Devotees hail him a messiah, others consider him a grumpy grouch who could never hold a tune (they’re wrong by the way). But both lovers and haters agree that Dylan has always been impossible to classify, categorise and he remains an enigma to this day. The wide-eyed folk singer has evolved into a wizened old living legend, but there were plenty of incarnations along the way…
In 1961, a freewheelin’ Robert Zimmerman left his hometown of Hibbing, Minnesota and rolled into New York with a new name and identity. He sang protest songs, marched on Washington with Martin Luther King Jr and by 1963 had become the voice of a generation.
Listen to: Chimes of Freedom
Times were a-changin’ when Dylan committed the sin of plugging in his guitar. Going electric at the Newport Folk Festival in July 1965 – 50 years ago next month – and on his subsequent tour of the UK changed the course of music history. “Judas” cried critics, “Play fucking louder,” retorted Dylan, inventing not just a new rock ‘n’ roll sound but an uncompromising, defiant rock ‘n’ roll attitude.
Listen to: Tell Me, Momma
The organisers of the Isle of Wight festival booked rocking Bob, instead a suited and booted country crooner showed up. He dressed differently, sounded different (he had apparently given up smoking) and even starred in Sam Peckinpah’s western Pat Garrett & Billy the Kid.
Listen to: Duets with Johnny Cash
Cowboy clobber was ditched in favour of cravats and white face paint. Dylan gathered up a bunch of bohos including Joan Baez, Joni Mitchell, Roger McGuinn, T-Bone Burnett and Allen Ginsberg, and toured a travelling road show known as The Rolling Thunder Review.
Listen to: The Rolling Thunder Review tour
Dylan changed his way of thinking and released a run of religious records at the start of the 1980s. Somebody threw a silver crucifix on stage a gig in San Diego. Dylan picked it up and by the time the tour hit Tuscon, he was having visions of Jesus. The following albums were a little gospel, a lot old testament.
Listen to: Precious Angel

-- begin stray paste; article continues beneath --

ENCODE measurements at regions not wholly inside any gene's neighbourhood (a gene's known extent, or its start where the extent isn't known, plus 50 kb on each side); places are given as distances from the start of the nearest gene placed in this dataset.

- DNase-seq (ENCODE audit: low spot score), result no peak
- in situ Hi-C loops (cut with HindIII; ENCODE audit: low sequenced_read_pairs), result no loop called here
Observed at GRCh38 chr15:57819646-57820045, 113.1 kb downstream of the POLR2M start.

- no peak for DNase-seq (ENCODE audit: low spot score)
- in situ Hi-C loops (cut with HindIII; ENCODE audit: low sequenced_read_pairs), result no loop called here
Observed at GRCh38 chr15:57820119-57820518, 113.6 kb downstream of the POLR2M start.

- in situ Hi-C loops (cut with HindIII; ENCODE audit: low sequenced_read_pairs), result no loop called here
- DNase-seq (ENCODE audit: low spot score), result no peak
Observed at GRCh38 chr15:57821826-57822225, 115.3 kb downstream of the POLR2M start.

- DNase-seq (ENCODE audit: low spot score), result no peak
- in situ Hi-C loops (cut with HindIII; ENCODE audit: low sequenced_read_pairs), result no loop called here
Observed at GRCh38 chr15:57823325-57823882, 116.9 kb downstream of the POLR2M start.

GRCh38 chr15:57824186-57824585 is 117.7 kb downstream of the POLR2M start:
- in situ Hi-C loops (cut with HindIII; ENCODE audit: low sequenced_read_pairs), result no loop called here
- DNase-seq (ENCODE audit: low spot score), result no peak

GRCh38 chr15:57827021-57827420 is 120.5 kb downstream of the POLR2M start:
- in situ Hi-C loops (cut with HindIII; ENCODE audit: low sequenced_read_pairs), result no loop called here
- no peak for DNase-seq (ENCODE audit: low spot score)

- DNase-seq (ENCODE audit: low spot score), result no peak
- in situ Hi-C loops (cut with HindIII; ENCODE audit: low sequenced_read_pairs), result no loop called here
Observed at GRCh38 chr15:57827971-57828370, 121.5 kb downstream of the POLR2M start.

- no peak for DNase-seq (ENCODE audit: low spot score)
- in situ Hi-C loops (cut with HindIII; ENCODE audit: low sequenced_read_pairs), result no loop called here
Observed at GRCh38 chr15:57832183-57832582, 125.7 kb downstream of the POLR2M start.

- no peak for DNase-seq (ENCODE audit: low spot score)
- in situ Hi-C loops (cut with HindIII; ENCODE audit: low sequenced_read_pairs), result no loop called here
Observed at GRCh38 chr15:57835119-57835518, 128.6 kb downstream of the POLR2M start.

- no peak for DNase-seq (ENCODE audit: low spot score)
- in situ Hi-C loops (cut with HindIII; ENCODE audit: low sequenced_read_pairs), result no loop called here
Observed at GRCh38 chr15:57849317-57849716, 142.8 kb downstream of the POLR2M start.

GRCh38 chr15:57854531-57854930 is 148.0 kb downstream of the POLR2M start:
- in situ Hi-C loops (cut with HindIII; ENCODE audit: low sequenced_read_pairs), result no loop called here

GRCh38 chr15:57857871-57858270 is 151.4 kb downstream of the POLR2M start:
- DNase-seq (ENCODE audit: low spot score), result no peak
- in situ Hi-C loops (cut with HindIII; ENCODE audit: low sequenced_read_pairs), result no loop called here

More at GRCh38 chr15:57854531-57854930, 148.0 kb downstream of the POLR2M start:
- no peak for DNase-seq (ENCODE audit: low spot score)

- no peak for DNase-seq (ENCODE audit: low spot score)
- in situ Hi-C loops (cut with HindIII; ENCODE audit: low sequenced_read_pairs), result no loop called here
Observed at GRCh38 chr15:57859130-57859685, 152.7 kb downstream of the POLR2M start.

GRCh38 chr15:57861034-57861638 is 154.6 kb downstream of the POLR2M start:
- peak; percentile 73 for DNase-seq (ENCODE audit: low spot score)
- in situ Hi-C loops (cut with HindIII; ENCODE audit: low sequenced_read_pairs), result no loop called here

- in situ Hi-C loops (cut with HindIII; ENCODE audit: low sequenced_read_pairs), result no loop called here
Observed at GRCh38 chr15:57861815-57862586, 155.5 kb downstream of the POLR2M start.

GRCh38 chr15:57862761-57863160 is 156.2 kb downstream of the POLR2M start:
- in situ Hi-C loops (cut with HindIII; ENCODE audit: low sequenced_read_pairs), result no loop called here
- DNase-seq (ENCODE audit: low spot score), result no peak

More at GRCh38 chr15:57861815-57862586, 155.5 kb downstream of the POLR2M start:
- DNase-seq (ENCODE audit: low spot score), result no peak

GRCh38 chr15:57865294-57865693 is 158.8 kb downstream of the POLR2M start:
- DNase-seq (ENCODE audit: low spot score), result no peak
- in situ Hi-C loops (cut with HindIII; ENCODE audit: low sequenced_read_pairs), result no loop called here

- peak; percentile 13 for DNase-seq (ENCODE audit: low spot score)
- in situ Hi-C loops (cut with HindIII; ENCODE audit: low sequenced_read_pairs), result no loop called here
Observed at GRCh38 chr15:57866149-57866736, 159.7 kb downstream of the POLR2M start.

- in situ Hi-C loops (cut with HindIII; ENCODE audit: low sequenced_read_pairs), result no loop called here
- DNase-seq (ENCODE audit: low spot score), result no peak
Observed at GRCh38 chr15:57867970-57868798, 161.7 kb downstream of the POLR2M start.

Just as Dylan was found, he encountered the patchiest period of his career. Some woeful albums were released, and what’s worse is some incredible songs, like Blind Willie McTell were recorded but inexplicably left off the final track list. Stevie Wonder, Lionel Richie and Quincy Jones had to teach Dylan how to sound like himself again before the recording session of We Are The World and during Live Aid he asked for some of the money to be donated to American farmers…
Listen to: Brownsville Girl
Could supergroups get any more super? Dylan joined George Harrison, Roy Orbison, Tom Petty and Jeff Lynne to form The Travelling Wilburys. The Avengers of middle aged musicians even gave each other nicknames (Dylan was Lucky) as they wrote songs lampooning Prince and Bruce Springsteen, and taking inspiration from boxes lying around Dylan’s garage.
Listen to: Handle With Care
On 7 June 1988 Dylan kicked off a new tour…and it’s still going. The so-called Never Ending Tour has so far taken in 2686 dates, with another 46 scheduled this year including five nights at the Royal Albert Hall in October. In all, Dylan has performed 220 times in the UK and his most performed song is All Along the Watchtower.
Listen to: Things Have Changed
Here’s something not many Dylan fans thought they would get from Santa – a surprisingly traditional and reverential collection of Christmas songs. Proceeds from Christmas From The Heart was donated to Feeding America, Crisis and the World Food Programme and Dylan gave an exclusive and extremely rare interview to The Big Issue.
Listen to: Must Be Santa
The latest incongruous incarnation Dylan has morphed into is a troubadour singing old Sinatra standards. The 36th studio album from the now 74-year-old debuted at number one in the UK album charts in February this year.
Listen to: The Night We Called It A Day